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CHICKWEED Stellaria media

When I was seventeen years old I become a vegetarian as well as a skillfull forager. I was the salad queen. It seemed as if I could make a salad appear out of the ether. I would wander through backyards and gardens, searching through hedges picking this and that. Without fail I could produce a bowl of tastiness that was not only packed with goodness and seriously delicious, but also a delight to look at. Full of edible flowers and weeds. Most times chickweed was the base ingredient. When my eldest was a toddler chickweed was a staple of his diet, in salads, sandwiches and soups. Yup, those were the simple times. Recently my mum was reminiscing about my weed salads, and I wondered why I stopped making them. There’s probably lot’s of reasons and having a massive vege garden that provides generic salad greens is the main one most likely. You’ve worked so hard to cultivate them, of course you consume them, that’s obvious. But I can see myself when I’m much older and gardening is not so easy. I’ll be more than happy to go back to my old ways of foraging, gathering a bit of this and a bit of that.

A welcome patch of chickweed growing by my whare rongoaa

Family; Caryophlyllales

Common names; chickweed, common chickweed, chickenwort, field chickweed, starweed, starwort, mischievious Jack, winterweed.

Description; There are many different varieties of chickweed. The variety we are discussing here, stellaria media is a low growing, sprawling annual, that readily covers newly cultivated ground. The plant forms a dense mat that smothers other plants, the stems taking root as they trail the ground. The slender stalks have hairs growing in a single fine line along their length. The leaves are light green, untoothed, smooth and oval, growing between 1/2 to 1 inch long in opposite pairs. The small, white, star-like flowers have five petals so deeply cleft they appear as ten. Underneath each petal lies a slightly longer green sepal. The plant can mature and produce seeds in 5 to 6 weeks. The seeds can remain dormant for many years, germinating when the ground is freshly cultivated.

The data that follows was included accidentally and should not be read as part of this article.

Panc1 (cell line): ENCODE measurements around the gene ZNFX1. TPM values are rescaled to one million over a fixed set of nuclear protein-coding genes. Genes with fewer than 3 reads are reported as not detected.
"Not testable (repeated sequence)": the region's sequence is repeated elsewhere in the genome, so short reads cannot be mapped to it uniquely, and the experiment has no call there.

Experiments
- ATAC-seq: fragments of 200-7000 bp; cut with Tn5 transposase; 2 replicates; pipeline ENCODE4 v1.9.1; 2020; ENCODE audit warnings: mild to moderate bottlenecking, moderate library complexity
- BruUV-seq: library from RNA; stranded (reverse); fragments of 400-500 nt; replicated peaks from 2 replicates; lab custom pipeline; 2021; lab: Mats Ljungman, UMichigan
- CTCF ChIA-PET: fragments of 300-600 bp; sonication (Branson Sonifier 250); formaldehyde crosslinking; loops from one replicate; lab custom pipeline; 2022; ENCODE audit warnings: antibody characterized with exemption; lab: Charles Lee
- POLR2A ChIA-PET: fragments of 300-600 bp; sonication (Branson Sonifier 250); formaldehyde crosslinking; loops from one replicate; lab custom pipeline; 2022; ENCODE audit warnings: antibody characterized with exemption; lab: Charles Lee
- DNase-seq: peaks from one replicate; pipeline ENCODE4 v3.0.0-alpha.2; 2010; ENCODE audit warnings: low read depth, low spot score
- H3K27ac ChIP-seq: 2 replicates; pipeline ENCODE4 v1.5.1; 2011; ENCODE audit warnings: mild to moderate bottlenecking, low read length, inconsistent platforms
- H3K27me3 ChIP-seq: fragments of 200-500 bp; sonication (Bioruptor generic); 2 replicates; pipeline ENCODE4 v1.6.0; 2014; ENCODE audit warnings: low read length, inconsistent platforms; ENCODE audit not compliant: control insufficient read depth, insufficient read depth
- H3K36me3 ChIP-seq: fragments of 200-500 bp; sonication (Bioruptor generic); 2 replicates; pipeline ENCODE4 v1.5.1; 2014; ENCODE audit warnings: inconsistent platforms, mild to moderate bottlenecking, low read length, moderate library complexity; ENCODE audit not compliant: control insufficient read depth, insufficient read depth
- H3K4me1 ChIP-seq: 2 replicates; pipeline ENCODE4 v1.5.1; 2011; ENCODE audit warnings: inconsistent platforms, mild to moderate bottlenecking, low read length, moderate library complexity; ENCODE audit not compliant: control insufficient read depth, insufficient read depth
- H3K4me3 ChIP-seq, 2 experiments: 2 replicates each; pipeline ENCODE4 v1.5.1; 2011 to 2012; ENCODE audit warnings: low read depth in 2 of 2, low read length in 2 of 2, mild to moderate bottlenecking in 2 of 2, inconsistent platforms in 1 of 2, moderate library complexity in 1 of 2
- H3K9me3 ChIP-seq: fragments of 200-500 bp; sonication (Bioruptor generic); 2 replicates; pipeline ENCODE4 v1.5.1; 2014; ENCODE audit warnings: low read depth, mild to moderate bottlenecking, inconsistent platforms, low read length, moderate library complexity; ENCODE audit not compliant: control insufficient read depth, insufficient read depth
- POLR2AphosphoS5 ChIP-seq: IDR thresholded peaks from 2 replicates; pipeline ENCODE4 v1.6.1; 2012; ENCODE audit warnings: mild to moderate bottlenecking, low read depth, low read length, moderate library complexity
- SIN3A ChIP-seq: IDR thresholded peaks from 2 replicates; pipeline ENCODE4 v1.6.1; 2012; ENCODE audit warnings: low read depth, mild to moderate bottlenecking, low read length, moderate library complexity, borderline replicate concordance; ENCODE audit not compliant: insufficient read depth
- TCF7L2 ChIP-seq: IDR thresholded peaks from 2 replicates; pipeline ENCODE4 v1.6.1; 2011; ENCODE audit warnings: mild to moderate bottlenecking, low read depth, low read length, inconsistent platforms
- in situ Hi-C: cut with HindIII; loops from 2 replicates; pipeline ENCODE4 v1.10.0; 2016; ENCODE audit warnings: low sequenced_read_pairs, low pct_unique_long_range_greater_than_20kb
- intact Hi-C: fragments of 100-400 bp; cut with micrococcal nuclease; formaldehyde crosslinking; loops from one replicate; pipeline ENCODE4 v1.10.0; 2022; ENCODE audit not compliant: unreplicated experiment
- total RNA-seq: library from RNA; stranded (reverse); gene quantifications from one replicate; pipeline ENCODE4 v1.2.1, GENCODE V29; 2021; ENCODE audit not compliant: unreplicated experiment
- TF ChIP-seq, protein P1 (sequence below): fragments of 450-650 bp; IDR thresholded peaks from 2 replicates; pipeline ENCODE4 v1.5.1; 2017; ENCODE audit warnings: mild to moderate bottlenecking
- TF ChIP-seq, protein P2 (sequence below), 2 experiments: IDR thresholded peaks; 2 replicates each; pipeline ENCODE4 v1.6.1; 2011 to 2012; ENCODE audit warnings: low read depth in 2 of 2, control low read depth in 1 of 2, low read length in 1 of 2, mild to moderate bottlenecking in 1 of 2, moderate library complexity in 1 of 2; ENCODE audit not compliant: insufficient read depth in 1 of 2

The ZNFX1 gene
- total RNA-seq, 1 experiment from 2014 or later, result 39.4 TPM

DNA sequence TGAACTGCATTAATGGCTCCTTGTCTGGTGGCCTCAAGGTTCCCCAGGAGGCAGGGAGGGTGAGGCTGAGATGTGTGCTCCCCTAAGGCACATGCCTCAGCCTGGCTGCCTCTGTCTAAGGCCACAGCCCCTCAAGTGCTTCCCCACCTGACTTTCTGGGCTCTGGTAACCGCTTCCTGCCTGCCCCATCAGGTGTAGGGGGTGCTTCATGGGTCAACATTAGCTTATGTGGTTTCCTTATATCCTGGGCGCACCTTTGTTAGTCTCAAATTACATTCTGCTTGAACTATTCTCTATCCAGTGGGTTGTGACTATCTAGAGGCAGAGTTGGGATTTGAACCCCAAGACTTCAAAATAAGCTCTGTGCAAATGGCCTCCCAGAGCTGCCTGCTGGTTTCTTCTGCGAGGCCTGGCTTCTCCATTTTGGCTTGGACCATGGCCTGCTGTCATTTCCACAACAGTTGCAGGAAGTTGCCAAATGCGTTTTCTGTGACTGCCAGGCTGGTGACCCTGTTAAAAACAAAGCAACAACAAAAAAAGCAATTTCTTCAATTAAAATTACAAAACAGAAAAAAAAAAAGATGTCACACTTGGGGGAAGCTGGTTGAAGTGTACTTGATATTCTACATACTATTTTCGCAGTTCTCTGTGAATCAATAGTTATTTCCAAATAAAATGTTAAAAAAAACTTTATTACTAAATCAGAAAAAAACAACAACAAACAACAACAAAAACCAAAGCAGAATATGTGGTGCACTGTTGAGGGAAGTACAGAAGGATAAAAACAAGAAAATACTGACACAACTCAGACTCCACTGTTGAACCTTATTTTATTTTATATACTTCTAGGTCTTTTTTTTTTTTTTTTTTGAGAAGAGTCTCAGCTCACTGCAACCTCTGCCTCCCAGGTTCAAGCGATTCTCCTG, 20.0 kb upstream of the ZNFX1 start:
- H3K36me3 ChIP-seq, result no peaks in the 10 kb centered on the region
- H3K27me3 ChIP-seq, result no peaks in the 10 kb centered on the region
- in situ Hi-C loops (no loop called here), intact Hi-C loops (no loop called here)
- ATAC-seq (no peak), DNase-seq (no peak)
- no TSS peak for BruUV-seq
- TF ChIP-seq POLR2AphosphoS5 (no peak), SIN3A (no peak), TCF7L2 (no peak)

Parts used; the whole above ground plant

Preparations; ointments/balms/creams, fresh squeezed plant/ poultices, dried herb/ fresh herb, teas/tisane, extracts/tinctures, homeopathic remedies.

Habitat; Widespread throughout most of the world and most climate zones. Origin may be eurasian but has now established itself worldwide. Chickweed prefers a moist soil, in an open sunny or partialy shaded situation.

Traditional and Historical uses; The Native American Indians used chickweed for the treatment of respiratory illnesses such as sore throats, coughs, colds and influenza, bronchitis and whooping cough, as well as a general tonic. In Europe chickweed was also used as a tonic and in the treatment of tuberculosis. Traditional Chinese herbalists used chickweed tea for nosebleeds. Shaker communities used chickweed to treat eye inflammations.

Therapeutic actions; astringent, carminative, demulcent, refrigerant, vulnerary, expectorant, anti-tussive, anti-inflammatory, circulatory tonic, emmenagogue, galactogogue, diuretic, mild laxative.

Constituents; beta-carotene, saponins, coumarins, gamma-linolenic acid, phytosterols, flavonoids (apigenin, c-glycosides and rutin) mucilage, (nutritionally high in vitamins and minerals; vitamins C,A,D & B’s. Calcium, iron, copper, silica, potassium, magnesium, selenium & phosphorus)

Current Herbal uses; Externally; Most well-known for pruritis and itchy skin. Used on eczema, psoriasis, acne, haemorrhoids, varicose veins, ulcers, burns, boils, abscesses, insect bites, stings and urticaria. Cooling and Soothing. Internally rheumatism, joint inflammation, chest infections and constipation.

Gardening applications; Most gardeners love to hate this wee plant as it spreads uninvited wherever the ground is cleared for planting. For taller plantings it can be a brilliant groundcover doubling as food or medicine. Excellent chook fodder (hence it’s common name)

Food uses; raw lush tops in salads, sandwiches, in juices, as a pot herb, in soups and stews.

Naturally by Trisha products containing chickweed; shoofly

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